We’re currently living on around $40k pa after rent and $30k going to the mortgage. Hubby has the option to retire early from the military in a few years with a part pension of $35k and since the mortgage will be done, (and the bottomless pit of a teenager out of the house) we could live on that with very little change in lifestyle, except the 5 days a week of going to work. Hubby is vanishingly unlikely to sit around and be ‘retired’ but it will be his choice, not a necessity to find a job.

    I always thought the point of FI is to be able to sustain yourself in what you choose to do. I don’t want a new shiny car every few years (I quite literally can’t sit in new cars without becoming ill, so, just, no) or a massive house, so my figures will look different to someone who does. And I do think that it’s when people sit down and really look at what managing their money can do, what their future freedom can look like, that the stuff is outweighed by the freedom to choose.

    Reply
  • Gordo October 5, 2018, 10:16 pm

    I agree with your ideas, but you may have noticed there has been a new crop of FIRE “examples” appearing in the media which are clearly people that are either delusional or heading for trouble- I read one such article on Marketwatch a couple months ago. One young guy lost his day job and just thought he had enough to not work anymore but he wasn’t even close, another example was clearly just some married guy who figured he didn’t need to work anymore because they could live off his wife’s income (uhhh, OK). Also almost all examples including MMM are not actually retired by traditional definition of that word, they work hard and earn income- this is really just self employment. True passive income is rare, even rental properties are work. The focus should be on optimizing life satisfaction and use of time for the long haul, which of course includes health optimization for the long haul, happiness research, helping others, doing things you are passionate about, etc.

    Reply
    • NoClaude October 5, 2018, 11:32 pm

      Hey Gordo,

      but why do we get so stuck on the definition? Financial independence is about stepping out of the hamster wheel, that will mean different things to different people. Realizing a family can live on one income and still have enough stashed away for when they’re older, that’s a MASSIVE shift of paradigm. Kudos to the guy who “figured out how to live off his wife’s income” – which probably means doing the shitload of unpaid work that a household entails, and at the end of the day everybody’s happier.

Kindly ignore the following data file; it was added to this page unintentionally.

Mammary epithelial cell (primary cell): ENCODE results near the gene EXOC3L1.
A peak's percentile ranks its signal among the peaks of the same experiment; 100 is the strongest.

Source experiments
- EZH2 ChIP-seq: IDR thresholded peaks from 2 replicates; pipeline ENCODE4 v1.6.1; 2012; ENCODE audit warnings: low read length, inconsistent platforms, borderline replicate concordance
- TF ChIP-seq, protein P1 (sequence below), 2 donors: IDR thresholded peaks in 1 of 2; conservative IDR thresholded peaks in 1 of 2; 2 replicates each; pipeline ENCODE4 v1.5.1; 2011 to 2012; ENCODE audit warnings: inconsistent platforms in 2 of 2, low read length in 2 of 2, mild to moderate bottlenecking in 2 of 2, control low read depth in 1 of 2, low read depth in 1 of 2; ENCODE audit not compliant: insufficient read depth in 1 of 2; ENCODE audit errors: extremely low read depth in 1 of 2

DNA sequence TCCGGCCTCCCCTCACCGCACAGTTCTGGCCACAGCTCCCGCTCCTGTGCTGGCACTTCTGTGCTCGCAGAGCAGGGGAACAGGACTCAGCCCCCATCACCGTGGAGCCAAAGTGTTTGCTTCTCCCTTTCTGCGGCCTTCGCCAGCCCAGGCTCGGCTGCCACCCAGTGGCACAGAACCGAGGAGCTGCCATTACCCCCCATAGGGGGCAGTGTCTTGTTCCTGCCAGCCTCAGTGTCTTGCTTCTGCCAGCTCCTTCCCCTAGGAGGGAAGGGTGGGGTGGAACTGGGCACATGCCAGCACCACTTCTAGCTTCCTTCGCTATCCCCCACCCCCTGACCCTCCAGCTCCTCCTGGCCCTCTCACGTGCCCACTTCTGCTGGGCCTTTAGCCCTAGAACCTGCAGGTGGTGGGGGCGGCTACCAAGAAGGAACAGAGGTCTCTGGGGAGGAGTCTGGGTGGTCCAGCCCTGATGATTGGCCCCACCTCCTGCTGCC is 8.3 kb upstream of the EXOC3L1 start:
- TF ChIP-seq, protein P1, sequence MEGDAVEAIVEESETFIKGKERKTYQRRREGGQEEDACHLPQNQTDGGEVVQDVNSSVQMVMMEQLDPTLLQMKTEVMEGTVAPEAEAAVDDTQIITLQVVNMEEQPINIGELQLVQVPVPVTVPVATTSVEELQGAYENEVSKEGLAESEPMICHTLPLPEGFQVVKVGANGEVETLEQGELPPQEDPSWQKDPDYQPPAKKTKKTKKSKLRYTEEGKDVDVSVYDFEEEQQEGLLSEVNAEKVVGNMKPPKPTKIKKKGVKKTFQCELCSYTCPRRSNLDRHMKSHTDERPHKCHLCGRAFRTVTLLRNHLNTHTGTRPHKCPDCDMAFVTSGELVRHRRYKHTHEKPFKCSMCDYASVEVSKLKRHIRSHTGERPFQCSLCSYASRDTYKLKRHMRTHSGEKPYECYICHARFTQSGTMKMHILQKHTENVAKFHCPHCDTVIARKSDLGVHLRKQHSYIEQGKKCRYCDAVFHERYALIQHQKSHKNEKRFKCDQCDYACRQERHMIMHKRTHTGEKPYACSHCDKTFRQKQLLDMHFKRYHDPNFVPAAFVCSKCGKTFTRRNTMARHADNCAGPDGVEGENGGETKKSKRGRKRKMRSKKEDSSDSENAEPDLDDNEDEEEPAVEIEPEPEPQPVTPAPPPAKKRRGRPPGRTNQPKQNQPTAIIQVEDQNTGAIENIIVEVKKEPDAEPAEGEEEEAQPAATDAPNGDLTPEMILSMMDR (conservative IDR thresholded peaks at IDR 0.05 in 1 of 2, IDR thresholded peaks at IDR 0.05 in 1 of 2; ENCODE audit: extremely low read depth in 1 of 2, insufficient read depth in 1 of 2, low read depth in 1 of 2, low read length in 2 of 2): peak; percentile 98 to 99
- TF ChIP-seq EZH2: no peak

Reply
      • Laurie October 10, 2018, 1:06 pm

        Well, I HOPE the guy didn’t just take the ‘opportunity’ to live of his wife’s income, if you see what I mean.
        “Hey honey, great news, I’m retiring early! Uh, you’re keeping your job, right?”

        Reply
  • Ulf October 6, 2018, 12:10 am

    As much as I like this article, it does not adress her argument. Her main thing was that there are unknown things that will happen that people of the FIRE movement fail to budget for – like having to care for elderly parents at home and blowing the budget on that or accidents. Do we need to, maybe, budget for some extra insurance?

    Reply
    • DaveNItUp October 15, 2018, 6:54 am

      We put my wife’s parents into assisted living last year (88 and 85) after 3 emergency room visits each. We’ve joked for years with our own kids that we’re jumping off the Grand Canyon before we get too old. Watching my in-laws deal with failing health over the past 10+ years and then in assisted living only confirms our resolve. We joke about taking up smoking and other life shortening habits at some point and are discussing an age where we stop going to the doctor. Definitely thinking about things like Dignitas to go out on our own terms.

      I’m sure this thinking is unconventional to many, but so is FIRE. There are powerful forces looking to separate us and our families from our time, money, and freedom. It takes unconventional thinking to stay ahead of them. There’s all the consumer stuff that can be somewhat ignored, but what about the things we really need like housing, transportation, education, and health care. We can try our best to be nimble, but they’re intent on restricting our choices in order to funnel us where they want us. Even if that means legislation to “protect” us. Keep fighting the good fight out there.

      Reply
  • Nathan October 6, 2018, 6:20 am

    Do you think happiness or meaning is more important? It seems impossible to be happy every second of your life but if you have something meaningful to focus on, that can bring you through the unhappy times. just curious on your thoughts.

    Reply
  • Tony W October 6, 2018, 7:22 am

    Every time I hear Suze Orman spout her nonsense it sounds like so much fear mongering.

    It seems to sell well, but I’ve never understood the appeal to fear and uncertainty.

    She is somebody who made her way by being bold and taking risks, but she advocates for the rest of us to stay on the treadmill for our entire lives.

    Reply